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restrictions imposed in many cities including Delhi, Mumbai due to increasing cases of infection, know where is the rule – Pledge Times | #coronavirus | #kids. | #children | #schools | #parenting | #parenting | #kids

Source: National Cyber Security – Produced By Gregory Evans

restrictions imposed in many cities including Delhi, Mumbai due to increasing cases of infection, know where is the rule – Pledge Times | #coronavirus | #kids. | #children | #schools […]

The post restrictions imposed in many cities including Delhi, Mumbai due to increasing cases of infection, know where is the rule – Pledge Times | #coronavirus | #kids. | #children | #schools | #parenting | #parenting | #kids appeared first on National Cyber Security.

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#onlinedating | Four booked for luring, robbing man using gay dating app – cities | #bumble | #tinder | #pof | romancescams | #scams

PUNE A 34-year-old man was robbed of Rs81,000 by a man he met on a gay dating app, and three other men. The four people have been booked and the […] View full post on National Cyber Security

#childabductors | Police arrest man after alleged abduction of daughters in Cottage Grove – Twin Cities | #parenting | #parenting | #kids

A man hid in the back of his former girlfriend’s minivan, then suddenly popped up and assaulted her before abducting their young daughters in Cottage Grove on Friday, police said. […] View full post on National Cyber Security

#comptia | #ransomware | With cybercriminals on the attack, states help cities punch back

Source: National Cyber Security – Produced By Gregory Evans

When the computers of the city of Lodi, Calif., got hit by a ransomware attack last April, the strike disabled phone lines, forced police officers to write reports by hand and prevented workers from sending out utility bills.

City officials refused to pay the ransom of 75 bitcoins — about $400,000 — and instead turned to their cyber insurance company, which sent in a legal team and security experts to investigate and help return the system to normal.

“It took a lot of our energy and ended up consuming a great deal of time,” recalled City Manager Steve Schwabauer. “We ultimately filed a claim of about $250,000, and it’s not fully closed yet.”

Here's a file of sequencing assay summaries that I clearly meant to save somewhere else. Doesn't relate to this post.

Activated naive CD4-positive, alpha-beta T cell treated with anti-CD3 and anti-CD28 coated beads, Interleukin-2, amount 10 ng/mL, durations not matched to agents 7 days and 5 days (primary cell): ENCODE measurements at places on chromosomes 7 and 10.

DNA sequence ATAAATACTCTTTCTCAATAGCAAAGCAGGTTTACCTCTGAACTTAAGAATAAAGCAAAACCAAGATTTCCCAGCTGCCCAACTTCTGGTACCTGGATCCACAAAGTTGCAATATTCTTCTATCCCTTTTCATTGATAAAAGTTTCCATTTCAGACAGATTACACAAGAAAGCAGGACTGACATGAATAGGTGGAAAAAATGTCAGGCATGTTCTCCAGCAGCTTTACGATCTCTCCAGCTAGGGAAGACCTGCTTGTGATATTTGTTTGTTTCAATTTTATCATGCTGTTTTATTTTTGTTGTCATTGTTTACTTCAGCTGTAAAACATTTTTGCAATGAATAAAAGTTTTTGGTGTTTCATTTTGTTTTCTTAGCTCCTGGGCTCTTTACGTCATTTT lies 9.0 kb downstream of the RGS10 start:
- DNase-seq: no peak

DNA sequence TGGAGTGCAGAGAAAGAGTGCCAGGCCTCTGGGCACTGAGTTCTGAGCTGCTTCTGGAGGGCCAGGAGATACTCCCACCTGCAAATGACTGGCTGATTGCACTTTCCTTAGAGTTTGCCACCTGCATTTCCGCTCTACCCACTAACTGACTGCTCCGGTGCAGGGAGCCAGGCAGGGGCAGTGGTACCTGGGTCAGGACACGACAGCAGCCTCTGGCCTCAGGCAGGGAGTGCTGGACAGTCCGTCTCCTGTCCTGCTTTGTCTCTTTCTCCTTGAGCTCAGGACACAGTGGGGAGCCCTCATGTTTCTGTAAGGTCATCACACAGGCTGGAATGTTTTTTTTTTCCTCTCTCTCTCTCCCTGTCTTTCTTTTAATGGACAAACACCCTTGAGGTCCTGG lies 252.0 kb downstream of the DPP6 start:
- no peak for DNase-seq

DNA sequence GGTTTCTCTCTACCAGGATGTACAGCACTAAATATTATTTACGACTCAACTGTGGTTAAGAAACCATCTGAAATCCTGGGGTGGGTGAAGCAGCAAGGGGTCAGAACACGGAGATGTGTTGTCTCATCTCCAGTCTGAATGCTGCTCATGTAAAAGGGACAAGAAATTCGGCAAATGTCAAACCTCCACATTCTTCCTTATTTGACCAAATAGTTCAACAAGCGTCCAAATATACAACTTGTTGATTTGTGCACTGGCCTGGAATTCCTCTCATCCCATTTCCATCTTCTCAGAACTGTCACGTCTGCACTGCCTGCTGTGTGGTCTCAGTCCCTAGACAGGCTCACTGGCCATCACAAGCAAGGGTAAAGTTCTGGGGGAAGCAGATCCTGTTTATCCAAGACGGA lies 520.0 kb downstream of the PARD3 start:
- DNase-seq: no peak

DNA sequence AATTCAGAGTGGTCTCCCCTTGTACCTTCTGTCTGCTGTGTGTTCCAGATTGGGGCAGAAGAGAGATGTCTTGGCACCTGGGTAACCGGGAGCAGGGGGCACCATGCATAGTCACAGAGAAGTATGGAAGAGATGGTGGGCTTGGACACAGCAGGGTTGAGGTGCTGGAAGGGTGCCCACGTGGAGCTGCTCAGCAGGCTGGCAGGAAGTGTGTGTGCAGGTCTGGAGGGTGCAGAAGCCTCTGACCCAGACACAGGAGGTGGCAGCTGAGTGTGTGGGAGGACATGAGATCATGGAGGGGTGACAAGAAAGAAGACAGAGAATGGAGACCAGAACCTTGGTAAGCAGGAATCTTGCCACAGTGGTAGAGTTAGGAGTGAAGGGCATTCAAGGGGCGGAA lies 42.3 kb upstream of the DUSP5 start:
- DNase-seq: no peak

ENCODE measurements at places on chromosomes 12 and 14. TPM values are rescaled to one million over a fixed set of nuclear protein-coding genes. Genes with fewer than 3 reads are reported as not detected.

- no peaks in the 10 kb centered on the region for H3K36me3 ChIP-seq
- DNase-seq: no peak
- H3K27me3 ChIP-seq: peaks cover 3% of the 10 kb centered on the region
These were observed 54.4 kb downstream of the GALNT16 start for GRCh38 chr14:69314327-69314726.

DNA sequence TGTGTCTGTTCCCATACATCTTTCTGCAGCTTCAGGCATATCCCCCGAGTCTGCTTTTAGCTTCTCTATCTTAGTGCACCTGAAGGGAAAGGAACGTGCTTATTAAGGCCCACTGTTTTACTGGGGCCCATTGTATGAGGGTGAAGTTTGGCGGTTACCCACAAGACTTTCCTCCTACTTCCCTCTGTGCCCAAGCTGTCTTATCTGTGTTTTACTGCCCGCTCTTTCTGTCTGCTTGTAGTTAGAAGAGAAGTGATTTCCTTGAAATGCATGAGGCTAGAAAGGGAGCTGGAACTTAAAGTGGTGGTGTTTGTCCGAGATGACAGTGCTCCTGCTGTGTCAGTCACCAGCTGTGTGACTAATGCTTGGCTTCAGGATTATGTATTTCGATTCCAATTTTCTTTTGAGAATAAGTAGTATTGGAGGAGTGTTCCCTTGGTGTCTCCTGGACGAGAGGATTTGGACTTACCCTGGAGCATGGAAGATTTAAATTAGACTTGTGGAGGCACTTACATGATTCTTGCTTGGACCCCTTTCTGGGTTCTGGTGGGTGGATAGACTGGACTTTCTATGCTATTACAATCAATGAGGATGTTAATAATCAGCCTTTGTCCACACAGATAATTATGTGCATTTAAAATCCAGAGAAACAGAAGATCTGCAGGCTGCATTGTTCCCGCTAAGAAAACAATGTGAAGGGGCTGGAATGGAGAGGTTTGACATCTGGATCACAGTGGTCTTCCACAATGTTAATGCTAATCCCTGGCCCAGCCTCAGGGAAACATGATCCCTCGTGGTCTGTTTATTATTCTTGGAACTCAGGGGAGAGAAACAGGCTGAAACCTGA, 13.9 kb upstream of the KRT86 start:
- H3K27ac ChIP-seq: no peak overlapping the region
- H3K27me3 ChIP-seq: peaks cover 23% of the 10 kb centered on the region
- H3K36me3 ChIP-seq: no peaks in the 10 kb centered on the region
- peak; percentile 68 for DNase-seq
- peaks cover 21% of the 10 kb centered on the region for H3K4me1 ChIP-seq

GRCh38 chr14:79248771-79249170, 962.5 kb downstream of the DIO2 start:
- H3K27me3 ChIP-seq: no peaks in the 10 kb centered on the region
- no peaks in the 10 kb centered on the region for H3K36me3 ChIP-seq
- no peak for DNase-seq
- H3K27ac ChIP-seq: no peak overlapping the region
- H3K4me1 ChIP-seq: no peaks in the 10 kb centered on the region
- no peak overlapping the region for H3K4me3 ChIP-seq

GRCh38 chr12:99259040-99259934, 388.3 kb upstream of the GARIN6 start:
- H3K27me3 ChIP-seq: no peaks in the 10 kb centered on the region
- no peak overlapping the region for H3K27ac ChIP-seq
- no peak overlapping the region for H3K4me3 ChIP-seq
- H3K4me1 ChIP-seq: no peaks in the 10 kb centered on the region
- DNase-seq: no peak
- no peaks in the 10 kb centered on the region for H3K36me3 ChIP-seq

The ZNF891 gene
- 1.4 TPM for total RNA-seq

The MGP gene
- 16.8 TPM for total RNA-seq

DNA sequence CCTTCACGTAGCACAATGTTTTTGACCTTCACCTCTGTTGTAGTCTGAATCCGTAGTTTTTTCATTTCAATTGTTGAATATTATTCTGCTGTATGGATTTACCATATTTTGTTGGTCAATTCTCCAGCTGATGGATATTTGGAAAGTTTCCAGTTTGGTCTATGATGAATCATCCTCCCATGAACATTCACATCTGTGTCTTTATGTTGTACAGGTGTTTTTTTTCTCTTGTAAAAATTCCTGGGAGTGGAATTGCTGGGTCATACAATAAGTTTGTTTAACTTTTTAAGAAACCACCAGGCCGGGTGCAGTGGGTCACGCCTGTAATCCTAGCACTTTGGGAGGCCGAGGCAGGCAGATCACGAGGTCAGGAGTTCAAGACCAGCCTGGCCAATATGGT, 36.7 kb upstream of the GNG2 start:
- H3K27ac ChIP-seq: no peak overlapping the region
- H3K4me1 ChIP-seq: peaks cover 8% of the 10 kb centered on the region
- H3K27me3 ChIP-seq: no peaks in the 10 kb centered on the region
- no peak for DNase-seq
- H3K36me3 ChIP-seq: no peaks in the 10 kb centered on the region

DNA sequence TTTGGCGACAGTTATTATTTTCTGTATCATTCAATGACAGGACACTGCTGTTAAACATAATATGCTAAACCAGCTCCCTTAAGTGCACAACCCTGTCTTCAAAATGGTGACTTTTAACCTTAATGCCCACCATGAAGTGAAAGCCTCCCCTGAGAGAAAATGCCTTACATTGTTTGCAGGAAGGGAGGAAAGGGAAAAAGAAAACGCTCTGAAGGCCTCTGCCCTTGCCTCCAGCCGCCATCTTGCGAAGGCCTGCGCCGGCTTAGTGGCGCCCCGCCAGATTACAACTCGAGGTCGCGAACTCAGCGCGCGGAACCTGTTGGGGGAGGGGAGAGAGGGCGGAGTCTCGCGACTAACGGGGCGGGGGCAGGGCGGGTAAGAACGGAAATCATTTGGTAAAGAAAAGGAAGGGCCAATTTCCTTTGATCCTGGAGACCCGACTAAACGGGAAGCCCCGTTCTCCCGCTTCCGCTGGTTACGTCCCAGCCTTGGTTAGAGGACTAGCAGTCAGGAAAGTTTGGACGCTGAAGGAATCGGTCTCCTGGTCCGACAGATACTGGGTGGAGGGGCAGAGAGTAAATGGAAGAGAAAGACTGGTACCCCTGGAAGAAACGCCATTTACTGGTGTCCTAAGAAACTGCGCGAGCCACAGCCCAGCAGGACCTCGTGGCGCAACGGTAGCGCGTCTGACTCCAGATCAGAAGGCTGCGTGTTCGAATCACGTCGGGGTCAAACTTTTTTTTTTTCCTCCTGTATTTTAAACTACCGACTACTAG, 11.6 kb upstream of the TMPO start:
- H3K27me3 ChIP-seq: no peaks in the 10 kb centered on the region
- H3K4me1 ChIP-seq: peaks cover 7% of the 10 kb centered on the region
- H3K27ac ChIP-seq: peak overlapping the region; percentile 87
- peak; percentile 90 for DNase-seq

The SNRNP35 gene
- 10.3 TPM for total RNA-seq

State legislators later gave Lodi, a city of about 67,000, a half-million-dollar grant to upgrade cybersecurity.

As cybercriminals increase their attacks against local governments — hundreds of municipalities and county agencies were hit in the last two years — some states are helping cities and counties better protect themselves. States have offered election cybersecurity, responses to ransomware attacks that take computer systems hostage, training and other programs, according to a recent report by the National Governors Assn. and the National Assn. of State Chief Information Officers.

“It’s the right thing to do,” said Meredith Ward, the latter group’s policy and research director. “Cybersecurity is a team sport. States and local government and the private sector all have a role to play.”
But while 65% of states report that they provide some cybersecurity services to local governments, the scope varies widely. And other states aren’t doing anything to help, saying they don’t have jurisdiction over local governments or they lack money to spare.

“It’s very hard for most local governments,” said Alan Shark, executive director of the Public Technology Institute, a Washington, D.C.-based nonprofit that provides training and other support to local government information technology executives. “They lack the resources to adequately protect themselves. Yesterday’s fixes don’t work today. The cybercriminals are encouraged.”

But Shark said more states are starting to assist local governments in restoring their systems.

The states committed to collaboration are on the right track, the report by the governors’ and IT chiefs’ groups found.

Among them:

  • Illinois created a program that helps local election officials improve their cybersecurity readiness and conduct risk assessments. It hired IT specialists to help local election offices beef up their security.
  • Iowa is using a federal grant to offer counties cybersecurity vulnerability scanning and to pay for hardware and anti-malware tools. It also is piloting cyber projects with schools, cities and hospitals.
  • North Carolina developed a partnership with the state’s National Guard and emergency management division to help local governments, school systems and community colleges recover data compromised during a cyberattack and provide training to help prevent future incidents.
  • Pennsylvania partnered with the county commissioners’ statewide association to provide security awareness training and phishing exercises for all 150,000 county and state employees and contractors. Phishing victims unwittingly click on emailed links designed to get personal information, such as passwords.

“It’s about working outside your comfort zone and forging relationships,” said Erik Avakian, Pennsylvania’s chief information security officer. “We think this is really the path forward for all states. It’s something they should be looking at.”